As for the merits and de-merits of the New Media itself: of course there are downsides to it. It has, after all, given rise to the likes of Keith Olbermann and Glenn Beck, which is not a good thing. Many people do view news simply to reinforce their pre-existing views. The tone of the Internet can be ad hominem and even viscous. And the New Media undoubtedly does add to the polarization of our culture, though probably not as much as most people imagine.
It's worth bearing in mind, though, that American politics has always involved bickering and name-calling, often to a degree far beyond what we're witnessing now. For example, the campaign between Thomas Jefferson and John Adams in 1800 is regarded by scholars as among the nastiest in American history. One pro-Adams newspaper predicted that if Jefferson were elected, “murder, robbery, rape, adultery, and incest will be openly taught and practiced, the air will be rent with the cries of the distressed, the soil will be soaked with blood, and the nation black with crimes.” And despite the deep differences that exist between political figures today, we do not settle our differences the way Alexander Hamilton and Aaron Burr did, by duels at 10 paces with flintlock pistols.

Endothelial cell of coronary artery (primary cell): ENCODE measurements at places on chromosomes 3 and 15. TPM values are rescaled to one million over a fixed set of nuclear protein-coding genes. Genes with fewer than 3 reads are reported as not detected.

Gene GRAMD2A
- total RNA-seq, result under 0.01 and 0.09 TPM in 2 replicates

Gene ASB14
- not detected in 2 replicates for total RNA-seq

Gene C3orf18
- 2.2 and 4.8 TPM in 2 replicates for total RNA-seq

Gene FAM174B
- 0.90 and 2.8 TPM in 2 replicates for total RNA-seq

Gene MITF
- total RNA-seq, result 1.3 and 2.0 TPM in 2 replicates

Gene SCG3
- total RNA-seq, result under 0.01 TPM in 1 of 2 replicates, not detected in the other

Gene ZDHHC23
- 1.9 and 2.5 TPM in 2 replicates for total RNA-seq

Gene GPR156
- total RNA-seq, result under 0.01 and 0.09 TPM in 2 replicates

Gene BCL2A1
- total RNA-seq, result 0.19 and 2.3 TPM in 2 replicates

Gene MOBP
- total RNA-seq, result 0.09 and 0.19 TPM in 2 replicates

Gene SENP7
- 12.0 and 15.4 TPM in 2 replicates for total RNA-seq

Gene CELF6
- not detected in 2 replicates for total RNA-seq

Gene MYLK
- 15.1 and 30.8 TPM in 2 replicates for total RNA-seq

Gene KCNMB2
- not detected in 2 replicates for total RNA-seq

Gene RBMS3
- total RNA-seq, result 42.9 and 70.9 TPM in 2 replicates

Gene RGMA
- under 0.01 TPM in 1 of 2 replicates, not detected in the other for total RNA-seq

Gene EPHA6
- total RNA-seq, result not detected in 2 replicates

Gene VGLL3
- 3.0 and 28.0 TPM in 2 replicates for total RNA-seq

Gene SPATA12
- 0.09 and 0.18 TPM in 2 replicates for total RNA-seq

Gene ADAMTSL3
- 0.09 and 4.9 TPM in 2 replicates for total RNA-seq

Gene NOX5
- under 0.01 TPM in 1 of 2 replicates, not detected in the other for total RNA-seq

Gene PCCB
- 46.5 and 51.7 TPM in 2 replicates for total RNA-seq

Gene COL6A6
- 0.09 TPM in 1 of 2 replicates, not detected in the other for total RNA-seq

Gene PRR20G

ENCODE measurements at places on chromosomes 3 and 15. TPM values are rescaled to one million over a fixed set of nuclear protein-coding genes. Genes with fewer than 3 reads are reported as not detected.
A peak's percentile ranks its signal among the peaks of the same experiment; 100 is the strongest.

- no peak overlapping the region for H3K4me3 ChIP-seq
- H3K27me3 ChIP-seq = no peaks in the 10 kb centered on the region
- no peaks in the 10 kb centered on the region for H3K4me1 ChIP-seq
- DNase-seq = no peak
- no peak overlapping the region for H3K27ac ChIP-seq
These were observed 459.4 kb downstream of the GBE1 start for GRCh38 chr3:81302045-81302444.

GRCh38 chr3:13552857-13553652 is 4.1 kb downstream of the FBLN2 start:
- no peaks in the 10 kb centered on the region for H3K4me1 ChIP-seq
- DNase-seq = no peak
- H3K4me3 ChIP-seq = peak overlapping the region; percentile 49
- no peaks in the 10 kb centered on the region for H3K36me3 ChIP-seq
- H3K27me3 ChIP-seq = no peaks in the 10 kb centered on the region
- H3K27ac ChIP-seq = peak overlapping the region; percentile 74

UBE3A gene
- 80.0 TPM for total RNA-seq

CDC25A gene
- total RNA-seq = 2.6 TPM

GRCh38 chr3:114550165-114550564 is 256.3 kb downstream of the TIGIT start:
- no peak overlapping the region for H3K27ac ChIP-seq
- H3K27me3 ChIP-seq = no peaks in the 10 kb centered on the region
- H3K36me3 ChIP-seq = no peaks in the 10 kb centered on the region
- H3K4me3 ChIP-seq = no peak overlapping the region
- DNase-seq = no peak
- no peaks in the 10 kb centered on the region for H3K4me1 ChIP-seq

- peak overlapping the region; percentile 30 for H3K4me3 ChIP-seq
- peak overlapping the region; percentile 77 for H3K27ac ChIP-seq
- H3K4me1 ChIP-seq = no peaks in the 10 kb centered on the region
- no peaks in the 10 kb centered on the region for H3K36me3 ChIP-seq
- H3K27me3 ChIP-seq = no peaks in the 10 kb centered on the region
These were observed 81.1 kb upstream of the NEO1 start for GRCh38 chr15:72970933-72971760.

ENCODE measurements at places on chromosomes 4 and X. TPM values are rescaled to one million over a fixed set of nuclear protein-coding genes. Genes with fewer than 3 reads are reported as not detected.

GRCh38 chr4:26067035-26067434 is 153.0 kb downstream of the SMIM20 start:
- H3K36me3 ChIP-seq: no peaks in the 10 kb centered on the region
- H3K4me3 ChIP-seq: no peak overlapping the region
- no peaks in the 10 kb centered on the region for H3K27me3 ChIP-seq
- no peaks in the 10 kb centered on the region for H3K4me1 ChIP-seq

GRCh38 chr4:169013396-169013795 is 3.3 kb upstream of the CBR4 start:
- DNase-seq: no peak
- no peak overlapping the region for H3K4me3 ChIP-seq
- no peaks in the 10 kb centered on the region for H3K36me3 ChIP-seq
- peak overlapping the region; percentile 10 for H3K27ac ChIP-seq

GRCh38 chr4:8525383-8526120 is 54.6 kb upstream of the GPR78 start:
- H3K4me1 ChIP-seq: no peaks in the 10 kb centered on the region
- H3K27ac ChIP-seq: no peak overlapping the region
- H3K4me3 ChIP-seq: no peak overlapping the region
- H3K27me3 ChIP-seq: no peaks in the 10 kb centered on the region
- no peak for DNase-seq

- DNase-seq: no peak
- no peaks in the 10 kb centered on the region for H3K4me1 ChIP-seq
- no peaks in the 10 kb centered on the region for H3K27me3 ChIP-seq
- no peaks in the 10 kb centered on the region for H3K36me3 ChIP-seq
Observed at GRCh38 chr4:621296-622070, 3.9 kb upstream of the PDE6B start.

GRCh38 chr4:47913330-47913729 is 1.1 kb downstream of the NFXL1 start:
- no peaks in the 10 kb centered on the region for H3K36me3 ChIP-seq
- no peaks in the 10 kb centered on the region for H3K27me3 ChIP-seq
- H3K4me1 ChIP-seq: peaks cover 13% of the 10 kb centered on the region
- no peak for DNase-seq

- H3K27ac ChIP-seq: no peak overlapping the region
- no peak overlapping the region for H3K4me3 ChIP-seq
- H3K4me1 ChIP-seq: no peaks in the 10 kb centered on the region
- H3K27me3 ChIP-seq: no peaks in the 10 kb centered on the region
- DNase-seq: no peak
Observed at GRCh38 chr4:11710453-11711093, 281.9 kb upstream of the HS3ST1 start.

Politics has always been a tough and rambunctious profession; we shouldn't romanticize the past in our effort to condemn the present state of affairs.